Bringing further creative and other benefits to participants via a programme of deeper engagement activities.

The Progression Group(s) aims to encourage more stable and able participants to access weekly sessions at the Theatre independently – supported by Royal Exchange staff – and usually without the support of the Booth Centre.

Members of the Progression Group have all taken part in the Theatre’s mainstream adult programme. There has been a total of 8 people in the Progression Group, with no more than 5 at any one time. Two of the members are now in paid employment. In year two of the partnership the focus was on participants’ creative development, with each member having their own mentor, and on training and skills development (e.g. sessions on drama games). The group also worked towards creating an exhibition about their experiences. This was presented in the Theatre’s Lounge space.

In year three Progression Group members co-delivered workshop sessions for the Backstage? Me? national event and this work was developed further through the formation of:

1. A Performance Progression Group which had an enhanced role in the Booth Centre’s April performance (Without the Aid of A Net). This led to two participants being part of the ensemble in The Last Days of Troy, a professional performance at the Royal Exchange.

2. An Event Team for Backstage? Me? who were present to greet people attending and to support them throughout the day. This involved several participants who didn’t engage with the weekly drama sessions (most of whom didn’t speak English as their first language). This strand was co-delivered by staff from the Booth Centre and the Royal Exchange.

5 Top Tips

1. Be realistic about what individual participants can achieve: they may be able to increase their understanding and knowledge of drama practice, but this doesn’t necessarily mean they can or would want to co-facilitate or deliver all elements of the drama sessions.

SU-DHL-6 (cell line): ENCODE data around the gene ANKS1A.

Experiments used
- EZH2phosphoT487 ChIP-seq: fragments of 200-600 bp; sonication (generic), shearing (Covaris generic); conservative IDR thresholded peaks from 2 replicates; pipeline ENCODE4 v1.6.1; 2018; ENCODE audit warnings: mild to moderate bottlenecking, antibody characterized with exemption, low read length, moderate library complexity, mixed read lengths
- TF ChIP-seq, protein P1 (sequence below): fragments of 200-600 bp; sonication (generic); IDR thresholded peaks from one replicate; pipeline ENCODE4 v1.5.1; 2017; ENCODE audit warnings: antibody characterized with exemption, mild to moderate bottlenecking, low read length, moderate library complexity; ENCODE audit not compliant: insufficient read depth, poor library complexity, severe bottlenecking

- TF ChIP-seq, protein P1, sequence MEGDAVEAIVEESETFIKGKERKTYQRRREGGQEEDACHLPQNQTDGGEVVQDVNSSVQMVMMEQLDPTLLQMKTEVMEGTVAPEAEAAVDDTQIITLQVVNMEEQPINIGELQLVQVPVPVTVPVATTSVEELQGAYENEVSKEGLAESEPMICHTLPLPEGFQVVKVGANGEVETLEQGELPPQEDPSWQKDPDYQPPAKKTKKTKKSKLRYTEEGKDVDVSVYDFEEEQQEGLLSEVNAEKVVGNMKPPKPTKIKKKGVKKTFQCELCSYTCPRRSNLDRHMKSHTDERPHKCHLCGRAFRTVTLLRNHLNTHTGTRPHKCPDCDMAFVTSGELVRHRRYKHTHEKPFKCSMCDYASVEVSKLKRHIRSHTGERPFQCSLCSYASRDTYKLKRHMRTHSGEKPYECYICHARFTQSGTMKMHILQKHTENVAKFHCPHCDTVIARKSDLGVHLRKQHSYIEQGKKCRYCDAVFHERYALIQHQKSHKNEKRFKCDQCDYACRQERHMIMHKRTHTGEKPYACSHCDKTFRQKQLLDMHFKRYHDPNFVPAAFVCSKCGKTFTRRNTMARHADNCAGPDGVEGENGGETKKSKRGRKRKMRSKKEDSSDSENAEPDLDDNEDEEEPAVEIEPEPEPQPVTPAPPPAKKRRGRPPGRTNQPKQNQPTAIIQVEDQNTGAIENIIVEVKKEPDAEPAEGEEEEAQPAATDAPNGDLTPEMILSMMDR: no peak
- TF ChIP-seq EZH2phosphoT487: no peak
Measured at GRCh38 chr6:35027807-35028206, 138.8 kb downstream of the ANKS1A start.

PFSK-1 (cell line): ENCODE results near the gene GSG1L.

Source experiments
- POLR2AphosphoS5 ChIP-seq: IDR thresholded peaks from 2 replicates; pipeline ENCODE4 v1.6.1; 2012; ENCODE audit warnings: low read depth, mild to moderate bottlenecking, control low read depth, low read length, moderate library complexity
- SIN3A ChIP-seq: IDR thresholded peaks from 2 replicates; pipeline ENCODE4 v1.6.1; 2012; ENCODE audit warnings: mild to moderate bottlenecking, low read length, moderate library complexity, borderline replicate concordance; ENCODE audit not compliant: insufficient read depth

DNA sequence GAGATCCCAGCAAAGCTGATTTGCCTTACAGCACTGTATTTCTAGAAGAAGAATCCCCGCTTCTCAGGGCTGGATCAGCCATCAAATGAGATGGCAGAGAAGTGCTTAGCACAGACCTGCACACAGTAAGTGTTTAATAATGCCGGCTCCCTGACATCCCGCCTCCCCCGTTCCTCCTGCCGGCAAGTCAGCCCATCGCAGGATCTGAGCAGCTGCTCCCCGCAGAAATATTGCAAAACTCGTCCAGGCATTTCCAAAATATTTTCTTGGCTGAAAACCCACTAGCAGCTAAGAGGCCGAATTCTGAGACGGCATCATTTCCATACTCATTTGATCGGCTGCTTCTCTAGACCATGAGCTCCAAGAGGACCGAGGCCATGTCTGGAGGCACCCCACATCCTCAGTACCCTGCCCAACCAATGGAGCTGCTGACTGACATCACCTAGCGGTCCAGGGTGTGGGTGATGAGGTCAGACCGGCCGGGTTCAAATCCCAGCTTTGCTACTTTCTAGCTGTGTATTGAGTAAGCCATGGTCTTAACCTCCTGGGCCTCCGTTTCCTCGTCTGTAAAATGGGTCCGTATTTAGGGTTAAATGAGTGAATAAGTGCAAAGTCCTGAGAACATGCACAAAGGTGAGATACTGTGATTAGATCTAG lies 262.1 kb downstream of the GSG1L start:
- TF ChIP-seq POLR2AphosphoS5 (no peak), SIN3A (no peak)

2. The members of the Progression Group often work best when engaging with other groups and individuals who aren’t their peers – e.g. members of the Theatre’s Young Company or drama students.

3. Participants thrive when they have something concrete to work on with clear boundaries and concrete goals: examples include the exhibition in year two or the Backstage? Me? event team in year three.

4. It is useful for the arts organisation, rather than the support organisation, to lead on the delivery of Progression opportunities and activities as this encourages independence.

5. Reflective practice, and opportunities to talk about experiences and learning in a group environment, are vital in terms of participants' development; the conversations had over a cup of tea have as much value as the sessions focusing on skills development … the wrap around pastoral care may have resource implications but it is a vitally important part of the programme.


"It has been a really good experience, we started at the Booth Centre doing drama and now we've taken it to a much higher level… The Progression Group involves mentoring and working with others – it's like the Drama group but just deeper because we've been involved for so long. It's our reward for long service."

“The comradeship in the Progression Group is second to none. We are also privileged to see all the plays that are performed at the Theatre and we all really enjoyed them.”

Progression Group members


If You're Lucky - monologue by a member of the Performance Progression Group